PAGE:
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Anti-reflux surgery - children - discharge

Alternate Names

Fundoplication - children - discharge; Nissen fundoplication - children - discharge; Belsey (Mark IV) fundoplication - children - discharge; Toupet fundoplication - children - discharge; Thal fundoplication - children - discharge; Hiatal hernia repair - children - discharge; Endoluminal fundoplication - children - discharge

When Your Child Was in the Hospital

Your child had surgery to treat gastroesophageal reflux disease (GERD). GERD is a condition that causes food or liquid to come up from the stomach into the esophagus (the tube that carries food from the mouth to the stomach).

Your child’s surgeon wrapped the upper part of your child’s stomach around the end of their esophagus.

The surgery was done in one of these ways:

  • Through a large incision (cut) in your child’s upper belly (open surgery)
  • With a laparoscope (a thin tube with a tiny camera on the end)
  • By endoluminal repair (like a laparoscope, but the surgeon goes in though the mouth)

Your child may also have had a plyoroplasty procedure to widen the opening between the stomach and small intestine. The doctor may also place a g-tube (gastrostomy tube) in their belly.

What to Expect at Home

Most children can go back to school or daycare as soon as they feel well enough.

  • Your child should avoid heavy lifting or strenuous activity, such as gym class and very active play, for 3 weeks.
  • You may ask your child’s doctor for a letter about the surgery to give to the school nurse and teachers to explain restrictions your child has.

Your child may have a feeling of tightness when they swallow for 6 to 8 weeks. This is from the swelling inside their esophagus. Your child may also have some bloating.

Recovery is faster from laparoscopic surgery than from open surgery.

You will need to schedule a follow-up appointment with your child’s primary care provider or gastroenterologist for about a week after the surgery.

Self-care

After your child goes home, you will slowly get them back to a regular diet.

  • Your child should have started on a liquid diet in the hospital.
  • Once the doctor feels your child is ready, you can add soft foods.
  • Once your child is taking soft foods well, talk with your child’s doctor about returning to a regular diet.

If your child had a g-tube (gastrostomy tube) placed during surgery, it can be used for feeding and venting. Venting is when the g- tube is opened to release air from the stomach, similar to burping.

  • The nurse in the hospital should have shown you how to vent, care for, and replace the g-tube, and how to order g-tube supplies. See also: Gastrostomy tube care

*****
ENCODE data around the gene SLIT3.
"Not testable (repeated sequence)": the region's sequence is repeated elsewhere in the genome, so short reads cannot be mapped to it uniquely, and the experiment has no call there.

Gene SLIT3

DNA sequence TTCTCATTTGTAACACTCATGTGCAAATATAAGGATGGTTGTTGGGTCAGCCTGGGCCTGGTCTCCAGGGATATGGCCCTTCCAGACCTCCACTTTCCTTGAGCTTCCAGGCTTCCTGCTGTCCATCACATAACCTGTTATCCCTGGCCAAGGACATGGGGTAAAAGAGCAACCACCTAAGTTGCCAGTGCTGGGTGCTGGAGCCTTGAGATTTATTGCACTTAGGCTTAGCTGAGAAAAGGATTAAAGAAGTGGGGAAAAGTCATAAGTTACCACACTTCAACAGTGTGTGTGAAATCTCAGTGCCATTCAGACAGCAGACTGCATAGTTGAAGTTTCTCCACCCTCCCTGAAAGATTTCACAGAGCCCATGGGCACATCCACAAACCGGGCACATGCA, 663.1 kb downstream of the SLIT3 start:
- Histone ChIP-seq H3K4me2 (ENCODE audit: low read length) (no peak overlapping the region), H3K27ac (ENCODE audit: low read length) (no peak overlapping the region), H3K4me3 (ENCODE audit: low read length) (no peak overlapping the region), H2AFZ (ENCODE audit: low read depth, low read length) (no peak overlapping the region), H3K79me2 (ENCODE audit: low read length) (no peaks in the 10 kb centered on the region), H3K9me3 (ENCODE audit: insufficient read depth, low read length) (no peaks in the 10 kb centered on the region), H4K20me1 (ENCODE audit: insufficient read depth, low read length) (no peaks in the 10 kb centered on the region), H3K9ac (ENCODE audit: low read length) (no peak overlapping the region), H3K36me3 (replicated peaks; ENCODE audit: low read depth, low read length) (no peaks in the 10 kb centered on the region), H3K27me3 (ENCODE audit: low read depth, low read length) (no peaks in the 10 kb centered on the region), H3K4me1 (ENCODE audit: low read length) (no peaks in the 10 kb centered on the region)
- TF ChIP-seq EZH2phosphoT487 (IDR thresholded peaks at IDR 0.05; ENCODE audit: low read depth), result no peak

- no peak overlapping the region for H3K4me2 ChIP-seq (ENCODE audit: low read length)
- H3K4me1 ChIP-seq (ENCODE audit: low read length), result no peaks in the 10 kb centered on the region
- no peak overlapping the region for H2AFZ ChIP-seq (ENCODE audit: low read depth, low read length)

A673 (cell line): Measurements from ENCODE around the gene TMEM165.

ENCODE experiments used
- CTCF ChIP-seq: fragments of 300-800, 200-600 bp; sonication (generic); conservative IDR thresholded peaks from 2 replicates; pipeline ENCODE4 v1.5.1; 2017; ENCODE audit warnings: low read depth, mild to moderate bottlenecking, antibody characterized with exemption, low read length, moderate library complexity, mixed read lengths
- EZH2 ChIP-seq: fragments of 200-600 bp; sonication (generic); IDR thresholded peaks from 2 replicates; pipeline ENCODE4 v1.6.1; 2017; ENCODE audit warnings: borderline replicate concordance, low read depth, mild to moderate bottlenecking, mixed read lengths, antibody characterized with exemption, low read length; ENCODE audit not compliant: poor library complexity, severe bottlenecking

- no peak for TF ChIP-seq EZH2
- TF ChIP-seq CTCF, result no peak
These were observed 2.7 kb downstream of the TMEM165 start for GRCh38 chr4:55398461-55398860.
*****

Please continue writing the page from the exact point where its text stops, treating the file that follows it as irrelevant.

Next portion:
• If you need help with the g-tube at home, contact the home health care nurse who works for the g-tube supplier.

For pain, you can give your child over-the-counter pain medicines such as acetaminophen (Tylenol) and ibuprofen (Advil, Motrin). If your child is still having pain, call your child’s doctor.

Wound Care

If sutures (stitches), staples, or glue were used to close your child’s skin:

  • You may remove the wound dressings (bandages) and allow your child to take a shower the day after surgery.
  • If your child cannot take a shower, give them a sponge bath.

If tape strips (Steri-Strips) were used to close your child’s skin:

  • Cover the wounds with plastic wrap before showering for the first week. Tape the edges of the plastic carefully to keep water out.
  • Do NOT try to wash the Steri-Strips off. They will fall off after about a week.

Do not allow your child to soak in a bathtub or hot tub or go swimming until your child’s doctor tells you it is okay.

When to Call the Doctor

Call your child’s doctor or nurse if your child has:

  • A temperature above 101 °F
  • Incisions that are bleeding, red, warm to the touch, or have a thick, yellow, green, or milky drainage
  • A swollen or painful belly
  • Nausea or vomiting for more than 24 hours
  • Problems swallowing that keep them from eating
  • Problems swallowing that do not go away after 2 or 3 weeks
  • Pain that pain medicine is not helping
  • Trouble breathing
  • A cough that does not go away
  • Any problems that make your child unable to eat

References

Orenstein S, Peters J, Khan S, Youssef N, Hussain SZ. Gastroesophageal reflux disease (GERD). In: Kliegman RM, Behrman RE, Jenson HB, Stanton BF, eds. Nelson Textbook of Pediatrics. 18th ed. Philadelphia, Pa: Saunders Elsevier; 2007:chap 320.

Kahrilas PJ, Shaheen NJ, Vaezi MF, Hiltz SW, Black E, Modlin IM. American Gastroenterological Association Medical Position Statement on the management of gastroesophageal reflux disease. Gastroenterology. 2008;135:1383-1391.


Review Date: 3/6/2009
Reviewed By: George F Longstreth, MD, Department of Gastroenterology, Kaiser Permanente Medical Care Program San Diego, California. Also reviewed by David Zieve, MD, MHA, Medical Director, A.D.A.M., Inc.
The information provided herein should not be used during any medical emergency or for the diagnosis or treatment of any medical condition. A licensed medical professional should be consulted for diagnosis and treatment of any and all medical conditions. Call 911 for all medical emergencies. Links to other sites are provided for information only -- they do not constitute endorsements of those other sites. © 1997- A.D.A.M., Inc. Any duplication or distribution of the information contained herein is strictly prohibited.
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